Palestinian car firebombed in apparent east Jerusalem hate crime

"Death to Arabs"spray painted next to burned-out vehicle; Police continue to operate at highest state of alert throughout capital.

By
October 25, 2015 20:30
2 minute read.
ANTI-ARAB GRAFFITTI

ANTI-ARAB GRAFFITTI found by police following an apparent hate crime in the east Jerusalem Palestinian neighborhood of Sur Bahir. . (photo credit: JERUSALEM FIRE DEPARTMENT)

 
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A Palestinian vehicle was firebombed, with anti-Arab graffiti found affixed to nearby concrete, in an apparent hate crime in the east Jerusalem neighborhood of Sur Bahir early Sunday morning.

According to police, firefighters were deployed to the Arab neighborhood at approximately 3 a.m., following reports of a car engulfed in flames.

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The firefighters were able to extinguish the blaze and prevent it from spreading to nearby cars and brush, police said.

Police who cordoned off the area found the words “Death to Arabs” and “Administrative revenge,” crudely spray-painted in Hebrew adjacent to the vehicle, and have opened an investigation into what appears to be a nationalistically- motivated crime, or so-called “price-tag attack.”

Administrative revenge likely refers to administrative detention, a controversial judicial procedure in which judges review classified evidence against a detainee who could be imprisoned for protracted periods, without formally being charged with a crime.

Moreover, a suspect’s attorney is not permitted to review the evidence, which critics argue is an affront to civil liberties since the attorney must argue for a client’s release without seeing the information behind the reason why he is jailed.

The measure is carried out in cases where the evidence convinces a judge the suspect may pose a danger to state security.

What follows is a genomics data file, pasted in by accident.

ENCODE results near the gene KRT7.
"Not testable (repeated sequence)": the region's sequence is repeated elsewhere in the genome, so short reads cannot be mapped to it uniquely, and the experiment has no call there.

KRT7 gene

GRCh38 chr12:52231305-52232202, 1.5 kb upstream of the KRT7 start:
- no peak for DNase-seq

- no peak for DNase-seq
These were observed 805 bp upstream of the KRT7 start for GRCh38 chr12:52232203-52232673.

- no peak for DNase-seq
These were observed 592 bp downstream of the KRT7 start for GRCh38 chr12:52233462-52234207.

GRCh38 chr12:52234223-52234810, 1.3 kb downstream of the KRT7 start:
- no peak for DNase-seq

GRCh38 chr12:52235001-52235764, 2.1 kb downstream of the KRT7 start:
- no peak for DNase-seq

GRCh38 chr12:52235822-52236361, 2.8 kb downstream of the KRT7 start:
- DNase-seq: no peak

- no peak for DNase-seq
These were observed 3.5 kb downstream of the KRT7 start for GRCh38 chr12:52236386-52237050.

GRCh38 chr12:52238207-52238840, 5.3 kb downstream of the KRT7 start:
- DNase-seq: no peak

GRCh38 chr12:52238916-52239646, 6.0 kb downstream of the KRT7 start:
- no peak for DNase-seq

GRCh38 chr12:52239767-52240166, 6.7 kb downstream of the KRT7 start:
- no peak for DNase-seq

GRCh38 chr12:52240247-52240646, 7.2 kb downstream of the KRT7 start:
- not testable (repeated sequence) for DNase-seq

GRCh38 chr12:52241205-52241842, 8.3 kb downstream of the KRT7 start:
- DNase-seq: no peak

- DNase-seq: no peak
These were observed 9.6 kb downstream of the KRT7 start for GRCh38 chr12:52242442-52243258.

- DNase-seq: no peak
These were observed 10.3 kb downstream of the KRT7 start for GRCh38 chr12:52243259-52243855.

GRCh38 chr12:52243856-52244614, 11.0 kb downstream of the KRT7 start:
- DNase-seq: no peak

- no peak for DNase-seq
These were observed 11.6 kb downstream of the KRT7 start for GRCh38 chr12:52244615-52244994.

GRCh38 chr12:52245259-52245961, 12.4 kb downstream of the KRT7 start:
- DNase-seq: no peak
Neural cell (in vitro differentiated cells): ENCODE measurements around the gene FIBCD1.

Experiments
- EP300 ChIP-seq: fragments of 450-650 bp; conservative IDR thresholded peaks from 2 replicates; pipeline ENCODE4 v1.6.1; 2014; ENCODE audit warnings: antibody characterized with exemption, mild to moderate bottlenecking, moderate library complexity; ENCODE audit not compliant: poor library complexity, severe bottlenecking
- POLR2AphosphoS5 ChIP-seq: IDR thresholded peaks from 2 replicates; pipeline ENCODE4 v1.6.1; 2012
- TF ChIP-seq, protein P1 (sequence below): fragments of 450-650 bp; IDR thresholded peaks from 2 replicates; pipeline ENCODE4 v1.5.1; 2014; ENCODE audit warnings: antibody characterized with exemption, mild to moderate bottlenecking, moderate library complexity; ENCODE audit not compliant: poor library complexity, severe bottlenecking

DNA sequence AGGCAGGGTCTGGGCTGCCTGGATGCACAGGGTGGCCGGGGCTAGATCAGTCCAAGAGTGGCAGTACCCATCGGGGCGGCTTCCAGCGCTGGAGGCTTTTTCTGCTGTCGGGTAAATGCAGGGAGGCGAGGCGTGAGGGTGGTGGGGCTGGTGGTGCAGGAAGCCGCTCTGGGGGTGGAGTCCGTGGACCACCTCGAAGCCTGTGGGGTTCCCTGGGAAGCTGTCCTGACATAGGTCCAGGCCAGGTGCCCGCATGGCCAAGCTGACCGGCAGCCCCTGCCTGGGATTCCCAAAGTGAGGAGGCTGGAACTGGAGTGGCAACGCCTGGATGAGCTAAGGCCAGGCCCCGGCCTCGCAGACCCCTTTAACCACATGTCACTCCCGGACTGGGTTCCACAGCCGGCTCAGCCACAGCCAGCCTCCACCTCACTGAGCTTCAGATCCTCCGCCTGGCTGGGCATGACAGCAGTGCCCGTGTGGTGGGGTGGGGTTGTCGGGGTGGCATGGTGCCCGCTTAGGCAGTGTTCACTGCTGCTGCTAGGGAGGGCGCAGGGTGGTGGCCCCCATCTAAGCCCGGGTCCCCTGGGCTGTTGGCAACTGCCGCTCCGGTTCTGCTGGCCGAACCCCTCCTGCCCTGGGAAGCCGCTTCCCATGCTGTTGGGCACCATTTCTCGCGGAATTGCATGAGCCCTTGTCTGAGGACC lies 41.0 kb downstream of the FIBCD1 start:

In one high-profile case last month, it was cited in the administrative detention of Jewish settler activist Meir Ettinger, suspected of being part of an “extremist infrastructure” which may be linked to the deadly arson attack on a Palestinian home in the village of Duma.

More recently, a Nazareth District Court approved the administrative detention of a 19-year-old woman from northern Israel who sent a text message to people close to her saying she wanted “to be a shahid [martyr].”

Sur Bahir last made headlines during Rosh Hashana when a rock attack from an overpass there led to the death of motorist Alexander Levlovitz, 64, who was driving to his home in neighboring Armon Hanatziv with his two daughters.

Four Palestinian teenage suspects from Sur Bahir have been indicted for the attack on a combination of charges including manslaughter, causing serious bodily harm, endangering lives on a roadway, disturbing police under aggravated circumstances, incitement, and constructing a weapon.

Levlovitz lost control of his car on Rosh Hashana Eve after it was struck by rocks thrown by the defendants on Asher Viner Street in the Armon Hanatziv neighborhood of the capital, adjacent to the Arab neighborhood of Sur Bahir, while driving home from dinner, said the indictment.

Police spokesman Micky Rosenfeld said at the time of the indictment that several rocks were thrown at the vehicle, and that “as a result, the man lost control of the car and was critically injured when it struck a tree.”

Israeli media have quoted the Shin Bet (Israel Security Agency) as saying that Mahmoud Abed Rabbo Doiat, the main suspect, has admitted to throwing the large rock that led to Levlovitz’s death. They said that during the attack, Doiat was draped in a Hamas flag he received earlier in the month at an “Al-Aksa is in Danger” demonstration.

Police said no other attacks were reported on Sunday in the capital amid ongoing heightened security.

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